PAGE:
This particular theft is just like the “Ocean’s Eleven” movie, except it doesn’t take place in Las Vegas, but in Libya. A treasure that was stored inside two wooden chests was secured inside a bank vault. The treasure consisted of thousands of coins, jewelry and figurines, some dating back to 2600 years ago. Throughout the years it has stayed inside the bank, unmonitored even though it had significant historical and financial value. Then one day, at the opportune moment, it was stolen. It was stolen last winter when around the downtown bank, a popular uprising was happening. The thief was able to gain access into vault and because the treasure was left unattended, they were able to make off with it.
Interpol has been investigating, and other questions seem to arise like how they were able to steal the treasure. Most of them have come to agree on one thing, that the heist was an inside job. “I cannot say who did it,” said Ahmed Buzaian, an archaeology professor at Benghazi University, who was also part of the investigation. “But they knew exactly what was inside.”
The official story has similar traits as if some type of magician was able to pull off something you would see from the “Ocean’s Eleven” movie. In late March, only a month after rebels in Benghazi had removed the forces of Col Muammar Qaddafi and after the NATO began airstrikes in support of rebels, there was a group of thieves who broke into the National Commercial Bank of Benghazi, which was an adjacent building that provided housing for the secret police and whom protestors began to light on fire at the beginning of the revolution.
When they were inside the bank, said Osama El-Ketaf, the head of the bank’s legal office, they drilled directly into the vault, a little more than two feet into the steel-reinforced concrete. The hole, he said, was big enough for a skinny adult or a child. In the vault contained a collection of safes and chests, where the thieves used additional power tools to rip them apart.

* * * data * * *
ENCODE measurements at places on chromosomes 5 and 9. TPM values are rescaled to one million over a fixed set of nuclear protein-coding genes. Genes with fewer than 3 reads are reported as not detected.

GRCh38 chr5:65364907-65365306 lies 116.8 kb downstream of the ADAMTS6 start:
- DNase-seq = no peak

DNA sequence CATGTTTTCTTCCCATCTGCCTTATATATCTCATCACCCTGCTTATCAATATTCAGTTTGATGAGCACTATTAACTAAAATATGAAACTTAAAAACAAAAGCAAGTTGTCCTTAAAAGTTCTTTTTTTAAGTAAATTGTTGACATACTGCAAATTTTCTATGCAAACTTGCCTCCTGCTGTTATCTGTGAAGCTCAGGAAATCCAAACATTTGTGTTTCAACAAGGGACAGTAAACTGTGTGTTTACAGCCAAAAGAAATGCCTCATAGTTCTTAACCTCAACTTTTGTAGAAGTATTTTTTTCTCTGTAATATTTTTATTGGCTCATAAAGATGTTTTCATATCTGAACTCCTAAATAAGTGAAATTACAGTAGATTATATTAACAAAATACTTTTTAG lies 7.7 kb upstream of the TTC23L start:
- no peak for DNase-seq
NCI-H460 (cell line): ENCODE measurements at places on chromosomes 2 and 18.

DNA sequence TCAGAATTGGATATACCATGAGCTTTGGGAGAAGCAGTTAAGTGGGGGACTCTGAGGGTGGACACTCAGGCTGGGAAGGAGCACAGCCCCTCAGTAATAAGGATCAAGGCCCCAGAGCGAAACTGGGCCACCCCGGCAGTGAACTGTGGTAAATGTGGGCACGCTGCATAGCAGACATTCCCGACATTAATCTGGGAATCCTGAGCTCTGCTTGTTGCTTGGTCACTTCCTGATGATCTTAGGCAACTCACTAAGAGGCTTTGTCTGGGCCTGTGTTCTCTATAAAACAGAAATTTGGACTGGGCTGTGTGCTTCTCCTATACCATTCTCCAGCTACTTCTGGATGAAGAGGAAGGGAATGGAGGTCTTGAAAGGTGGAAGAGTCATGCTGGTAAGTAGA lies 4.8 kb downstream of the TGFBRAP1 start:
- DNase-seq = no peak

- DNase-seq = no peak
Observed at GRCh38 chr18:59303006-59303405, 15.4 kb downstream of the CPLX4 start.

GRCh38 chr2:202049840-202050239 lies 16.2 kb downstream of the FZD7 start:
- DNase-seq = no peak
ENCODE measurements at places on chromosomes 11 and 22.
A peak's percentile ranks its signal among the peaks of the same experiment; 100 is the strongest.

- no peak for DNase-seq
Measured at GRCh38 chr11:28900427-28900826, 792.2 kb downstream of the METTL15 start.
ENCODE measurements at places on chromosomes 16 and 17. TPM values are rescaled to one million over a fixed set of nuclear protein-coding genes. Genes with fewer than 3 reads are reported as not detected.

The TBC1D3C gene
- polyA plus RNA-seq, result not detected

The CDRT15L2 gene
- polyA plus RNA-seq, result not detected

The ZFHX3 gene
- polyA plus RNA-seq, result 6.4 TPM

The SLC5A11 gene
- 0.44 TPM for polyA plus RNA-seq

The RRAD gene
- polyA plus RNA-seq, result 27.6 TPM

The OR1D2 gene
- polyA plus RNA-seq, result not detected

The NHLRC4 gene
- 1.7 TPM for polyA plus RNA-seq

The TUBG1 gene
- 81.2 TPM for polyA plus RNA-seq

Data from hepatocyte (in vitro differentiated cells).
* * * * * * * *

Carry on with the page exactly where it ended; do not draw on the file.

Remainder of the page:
Inside the safes and chests were about 8000 gold, silver and bronze coins including maybe 300 rings, necklaces, bracelets and medallions and other 40 or so bronze and ivory figurines. These historical treasures were discovered over the first half of the last century in five Greco-Roman cities in northeastern Libya. It was taken and traveled during the Italian retreat of its former colony in World War II, then returned in 1961, where it was placed inside the vault.
“There was a large, old-fashioned safe and a normal-size safe,” El-Ketaf said. “They sawed through the hinges of one, maybe using a circular saw. We found an extension cord leading from the building next door to the hole. They cut through the back of the other safe.” Then finally transported the treasure up to the surface.